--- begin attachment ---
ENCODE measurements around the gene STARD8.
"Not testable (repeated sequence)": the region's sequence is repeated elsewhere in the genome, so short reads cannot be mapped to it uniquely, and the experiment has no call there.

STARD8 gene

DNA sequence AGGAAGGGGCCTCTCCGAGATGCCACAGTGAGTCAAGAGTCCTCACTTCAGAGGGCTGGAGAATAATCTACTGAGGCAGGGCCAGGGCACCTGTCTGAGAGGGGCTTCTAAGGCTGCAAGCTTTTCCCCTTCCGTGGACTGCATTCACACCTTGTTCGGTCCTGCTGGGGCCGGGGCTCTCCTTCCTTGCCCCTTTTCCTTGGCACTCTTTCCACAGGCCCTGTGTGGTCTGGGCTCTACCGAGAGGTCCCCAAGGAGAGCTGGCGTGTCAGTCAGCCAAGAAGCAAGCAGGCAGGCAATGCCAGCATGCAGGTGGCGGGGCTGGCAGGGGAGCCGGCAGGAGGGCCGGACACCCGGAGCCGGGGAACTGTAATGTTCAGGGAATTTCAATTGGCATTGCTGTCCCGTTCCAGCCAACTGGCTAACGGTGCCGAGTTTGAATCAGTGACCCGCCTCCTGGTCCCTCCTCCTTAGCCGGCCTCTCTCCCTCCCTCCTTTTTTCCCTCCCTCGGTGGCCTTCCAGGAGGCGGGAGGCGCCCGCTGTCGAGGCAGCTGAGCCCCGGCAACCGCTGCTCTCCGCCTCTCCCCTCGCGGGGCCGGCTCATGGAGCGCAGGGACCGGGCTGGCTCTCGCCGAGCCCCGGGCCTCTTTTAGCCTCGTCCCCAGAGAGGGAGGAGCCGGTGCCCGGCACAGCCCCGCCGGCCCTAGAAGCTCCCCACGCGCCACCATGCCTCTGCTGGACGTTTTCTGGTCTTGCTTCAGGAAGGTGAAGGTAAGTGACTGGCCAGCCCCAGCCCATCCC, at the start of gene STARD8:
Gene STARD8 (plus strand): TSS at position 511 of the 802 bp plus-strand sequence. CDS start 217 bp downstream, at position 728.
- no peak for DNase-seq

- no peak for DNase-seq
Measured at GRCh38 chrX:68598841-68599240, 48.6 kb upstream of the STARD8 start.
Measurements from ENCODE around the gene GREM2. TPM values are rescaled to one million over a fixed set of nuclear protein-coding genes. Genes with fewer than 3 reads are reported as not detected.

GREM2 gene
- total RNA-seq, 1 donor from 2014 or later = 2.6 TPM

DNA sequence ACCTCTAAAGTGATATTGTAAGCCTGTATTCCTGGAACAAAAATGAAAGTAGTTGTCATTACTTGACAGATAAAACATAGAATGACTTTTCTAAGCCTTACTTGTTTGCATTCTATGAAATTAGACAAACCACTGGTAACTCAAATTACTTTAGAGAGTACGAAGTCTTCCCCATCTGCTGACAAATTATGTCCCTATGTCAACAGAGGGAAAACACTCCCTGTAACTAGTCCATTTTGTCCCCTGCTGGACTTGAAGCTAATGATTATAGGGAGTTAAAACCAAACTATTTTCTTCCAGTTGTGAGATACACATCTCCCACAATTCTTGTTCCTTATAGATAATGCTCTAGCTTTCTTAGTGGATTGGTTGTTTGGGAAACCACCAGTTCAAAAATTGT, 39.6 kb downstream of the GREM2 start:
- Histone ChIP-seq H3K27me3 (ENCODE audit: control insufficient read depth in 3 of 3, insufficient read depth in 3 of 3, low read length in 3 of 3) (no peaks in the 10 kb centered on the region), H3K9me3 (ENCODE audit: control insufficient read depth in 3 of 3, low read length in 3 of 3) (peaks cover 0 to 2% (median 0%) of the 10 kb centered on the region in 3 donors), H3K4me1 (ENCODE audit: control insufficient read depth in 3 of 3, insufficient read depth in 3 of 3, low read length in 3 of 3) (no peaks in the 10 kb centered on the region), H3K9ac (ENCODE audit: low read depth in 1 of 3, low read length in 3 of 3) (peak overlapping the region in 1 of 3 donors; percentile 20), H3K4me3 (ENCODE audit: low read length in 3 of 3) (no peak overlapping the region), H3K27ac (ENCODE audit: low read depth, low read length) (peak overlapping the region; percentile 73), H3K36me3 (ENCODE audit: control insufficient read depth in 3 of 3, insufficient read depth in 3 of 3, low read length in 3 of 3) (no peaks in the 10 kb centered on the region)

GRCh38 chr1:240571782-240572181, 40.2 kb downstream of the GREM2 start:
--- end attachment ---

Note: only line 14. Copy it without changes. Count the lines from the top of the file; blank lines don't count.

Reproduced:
GRCh38 chr1:240571782-240572181, 40.2 kb downstream of the GREM2 start: